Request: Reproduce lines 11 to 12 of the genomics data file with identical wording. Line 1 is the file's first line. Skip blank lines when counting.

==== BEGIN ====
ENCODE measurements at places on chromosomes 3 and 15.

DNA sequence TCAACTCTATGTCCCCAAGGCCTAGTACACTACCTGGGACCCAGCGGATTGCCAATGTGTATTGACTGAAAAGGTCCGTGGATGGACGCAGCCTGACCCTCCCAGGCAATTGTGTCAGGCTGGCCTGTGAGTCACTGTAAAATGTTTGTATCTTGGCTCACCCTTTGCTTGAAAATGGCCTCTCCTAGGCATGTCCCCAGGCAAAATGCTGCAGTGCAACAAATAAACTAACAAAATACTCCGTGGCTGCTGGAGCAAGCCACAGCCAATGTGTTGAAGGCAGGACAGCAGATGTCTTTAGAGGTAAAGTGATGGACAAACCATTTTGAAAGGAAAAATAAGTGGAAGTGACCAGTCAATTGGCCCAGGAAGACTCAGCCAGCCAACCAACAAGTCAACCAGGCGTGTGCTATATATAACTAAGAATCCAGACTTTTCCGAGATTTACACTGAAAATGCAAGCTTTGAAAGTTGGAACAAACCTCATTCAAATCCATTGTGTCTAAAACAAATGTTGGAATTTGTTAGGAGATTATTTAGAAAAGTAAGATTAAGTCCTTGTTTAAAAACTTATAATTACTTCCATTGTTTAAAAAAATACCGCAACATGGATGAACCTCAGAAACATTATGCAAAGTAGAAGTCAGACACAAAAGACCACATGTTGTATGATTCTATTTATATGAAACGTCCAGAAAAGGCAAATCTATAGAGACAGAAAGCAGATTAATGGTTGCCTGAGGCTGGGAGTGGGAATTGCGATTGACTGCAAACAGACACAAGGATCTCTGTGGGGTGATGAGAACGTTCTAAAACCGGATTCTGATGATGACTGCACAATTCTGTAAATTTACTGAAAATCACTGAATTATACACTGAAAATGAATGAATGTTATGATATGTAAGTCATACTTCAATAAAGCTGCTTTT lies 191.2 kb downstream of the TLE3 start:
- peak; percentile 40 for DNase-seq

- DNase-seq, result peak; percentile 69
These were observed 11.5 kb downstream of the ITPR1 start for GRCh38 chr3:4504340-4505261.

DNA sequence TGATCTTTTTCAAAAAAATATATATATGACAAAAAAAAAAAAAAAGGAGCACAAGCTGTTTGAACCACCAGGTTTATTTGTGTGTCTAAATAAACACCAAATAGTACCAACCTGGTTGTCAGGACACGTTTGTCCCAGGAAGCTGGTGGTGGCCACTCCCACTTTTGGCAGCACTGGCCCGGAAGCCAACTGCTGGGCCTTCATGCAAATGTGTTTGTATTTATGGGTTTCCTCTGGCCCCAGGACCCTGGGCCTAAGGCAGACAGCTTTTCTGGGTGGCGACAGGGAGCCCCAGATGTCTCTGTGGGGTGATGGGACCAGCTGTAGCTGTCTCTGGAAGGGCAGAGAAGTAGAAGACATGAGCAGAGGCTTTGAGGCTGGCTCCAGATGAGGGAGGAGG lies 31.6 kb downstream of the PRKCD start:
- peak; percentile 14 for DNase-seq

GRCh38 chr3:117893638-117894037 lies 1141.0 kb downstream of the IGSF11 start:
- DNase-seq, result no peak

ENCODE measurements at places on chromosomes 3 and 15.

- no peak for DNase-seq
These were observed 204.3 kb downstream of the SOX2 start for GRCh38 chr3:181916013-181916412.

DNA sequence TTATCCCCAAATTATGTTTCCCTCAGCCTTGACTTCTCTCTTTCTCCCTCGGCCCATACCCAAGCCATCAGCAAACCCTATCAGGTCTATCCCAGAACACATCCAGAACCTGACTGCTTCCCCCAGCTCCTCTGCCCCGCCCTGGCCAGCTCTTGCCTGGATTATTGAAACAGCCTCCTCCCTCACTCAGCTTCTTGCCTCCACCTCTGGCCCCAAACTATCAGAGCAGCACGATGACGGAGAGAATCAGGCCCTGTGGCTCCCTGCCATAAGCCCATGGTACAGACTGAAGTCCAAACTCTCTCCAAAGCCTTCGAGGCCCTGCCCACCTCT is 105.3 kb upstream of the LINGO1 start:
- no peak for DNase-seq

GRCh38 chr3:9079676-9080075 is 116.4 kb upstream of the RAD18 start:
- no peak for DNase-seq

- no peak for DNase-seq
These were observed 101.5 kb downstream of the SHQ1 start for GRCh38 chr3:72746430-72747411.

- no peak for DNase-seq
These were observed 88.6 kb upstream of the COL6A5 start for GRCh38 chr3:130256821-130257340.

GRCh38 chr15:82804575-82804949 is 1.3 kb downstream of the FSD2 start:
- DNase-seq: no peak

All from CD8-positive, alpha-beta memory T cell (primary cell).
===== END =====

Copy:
- no peak for DNase-seq
These were observed 204.3 kb downstream of the SOX2 start for GRCh38 chr3:181916013-181916412.